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Politics

Former foes US, Vietnam move closer on defense

Dempsey became the first Joint Chiefs chairman to visit Vietnam in more than 40 years.

HANOI -- America's top-ranking military officer met with his Vietnamese counterpart here Thursday, underscoring their countries' rapidly deepening military relationship.

     Martin Dempsey became the first U.S. Joint Chiefs of Staff chairman to set foot in this country since the Vietnam War in 1971. At the outset of his meeting with Do Ba Ty, Vietnam's army chief of staff, Dempsey said his visit showed Vietnam's importance.

     Military contact between the two countries remained infrequent even after they normalized diplomatic relations in 1995. In 2011, they signed a memorandum of understanding on defense cooperation, agreeing to work more closely in maritime security and other areas. China's growing blue-water presence has hastened their rapprochement. Last December, U.S. Secretary of State John Kerry announced $18 million in aid to Vietnam for maritime security, including five high-speed patrol ships.

     Washington ended its ban on exports of nonlethal military equipment to Vietnam in 2007. An embargo on weapons sales may be lifted soon, Sen. John McCain told reporters here this month. At first, the arms trade should be limited to "defensive capabilities, such as coast guard and maritime systems," McCain said.

     Vietnam's defense spending grew roughly fourfold in the past decade. But diversifying military procurement remains a challenge. The armed forces still rely mostly on Soviet-era and Russian-made gear.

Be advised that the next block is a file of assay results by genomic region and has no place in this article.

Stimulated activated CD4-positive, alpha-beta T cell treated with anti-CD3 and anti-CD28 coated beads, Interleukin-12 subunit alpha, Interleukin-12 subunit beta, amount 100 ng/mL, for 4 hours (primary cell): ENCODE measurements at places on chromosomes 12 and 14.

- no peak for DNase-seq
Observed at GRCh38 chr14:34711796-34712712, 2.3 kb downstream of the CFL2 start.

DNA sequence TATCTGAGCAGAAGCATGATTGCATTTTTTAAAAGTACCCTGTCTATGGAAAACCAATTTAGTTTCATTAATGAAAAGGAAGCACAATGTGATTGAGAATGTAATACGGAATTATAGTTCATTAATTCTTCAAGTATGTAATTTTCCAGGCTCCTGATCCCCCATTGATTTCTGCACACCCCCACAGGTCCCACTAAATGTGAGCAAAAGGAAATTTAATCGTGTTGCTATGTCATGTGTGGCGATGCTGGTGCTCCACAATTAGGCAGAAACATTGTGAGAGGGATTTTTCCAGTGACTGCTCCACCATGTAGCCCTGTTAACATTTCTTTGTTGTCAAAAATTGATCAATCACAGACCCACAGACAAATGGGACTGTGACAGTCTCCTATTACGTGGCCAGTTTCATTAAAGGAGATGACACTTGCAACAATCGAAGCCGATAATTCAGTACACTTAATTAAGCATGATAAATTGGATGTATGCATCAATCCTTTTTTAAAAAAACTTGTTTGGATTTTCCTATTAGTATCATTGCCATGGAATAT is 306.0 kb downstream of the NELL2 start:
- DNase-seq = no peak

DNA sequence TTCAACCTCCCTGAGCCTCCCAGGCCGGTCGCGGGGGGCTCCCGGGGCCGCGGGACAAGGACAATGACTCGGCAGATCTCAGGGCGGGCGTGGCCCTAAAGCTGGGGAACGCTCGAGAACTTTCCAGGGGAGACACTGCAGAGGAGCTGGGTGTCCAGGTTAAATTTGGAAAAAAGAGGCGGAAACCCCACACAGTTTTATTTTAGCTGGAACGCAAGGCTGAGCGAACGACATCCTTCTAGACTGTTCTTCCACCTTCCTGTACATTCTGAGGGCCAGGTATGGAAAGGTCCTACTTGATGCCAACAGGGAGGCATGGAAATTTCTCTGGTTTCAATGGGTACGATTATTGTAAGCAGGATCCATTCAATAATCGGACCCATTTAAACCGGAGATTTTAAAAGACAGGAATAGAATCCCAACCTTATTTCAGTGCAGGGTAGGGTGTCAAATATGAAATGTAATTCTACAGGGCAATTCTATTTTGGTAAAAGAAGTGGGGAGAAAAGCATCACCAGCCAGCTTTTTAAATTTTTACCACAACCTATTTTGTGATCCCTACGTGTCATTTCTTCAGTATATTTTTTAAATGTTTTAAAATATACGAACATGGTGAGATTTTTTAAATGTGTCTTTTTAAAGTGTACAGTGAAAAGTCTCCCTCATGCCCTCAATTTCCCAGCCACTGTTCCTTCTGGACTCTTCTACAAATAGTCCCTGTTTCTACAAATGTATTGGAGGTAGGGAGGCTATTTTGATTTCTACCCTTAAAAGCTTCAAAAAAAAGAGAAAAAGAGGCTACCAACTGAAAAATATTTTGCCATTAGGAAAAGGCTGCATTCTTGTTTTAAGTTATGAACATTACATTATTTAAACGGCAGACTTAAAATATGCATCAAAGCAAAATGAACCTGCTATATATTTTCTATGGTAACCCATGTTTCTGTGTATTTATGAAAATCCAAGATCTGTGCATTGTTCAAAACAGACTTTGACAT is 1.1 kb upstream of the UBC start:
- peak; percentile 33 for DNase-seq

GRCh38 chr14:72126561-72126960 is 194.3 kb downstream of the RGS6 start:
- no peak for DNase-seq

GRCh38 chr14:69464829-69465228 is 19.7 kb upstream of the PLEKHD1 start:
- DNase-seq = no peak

The U.S. and Vietnam share concerns about Chinese assertiveness in the region. From May to July, Vietnamese and Chinese ships were locked in a standoff around an oil rig in the South China Sea. It was put there by China amid Vietnamese claims of territorial encroachment. Hanoi sees the U.S. as a shield against China, behind which Vietnam can build up its own forces. America, meanwhile, has recently forged a new military pact with the Philippines, another Southeast Asian country embroiled in territorial disputes with China.

     Four decades since the end of the Vietnam War, Hanoi hopes that a visit by President Barack Obama will show both Vietnamese and the rest of the world that the two former foes are now bound by friendship. But Washington insists Vietnam must show more respect for human rights if it wants access to American weaponry. Troublingly, bloggers critical of Vietnam's one-party Communist rule have wound up behind bars recently.

     The Obama administration is also concerned about inconsistency in Vietnam's stance toward China. Vietnamese criticism of its huge neighbor to the north has diminished since the offending oil rig was removed, leaving Washington struggling to discern Hanoi's true intentions.

 

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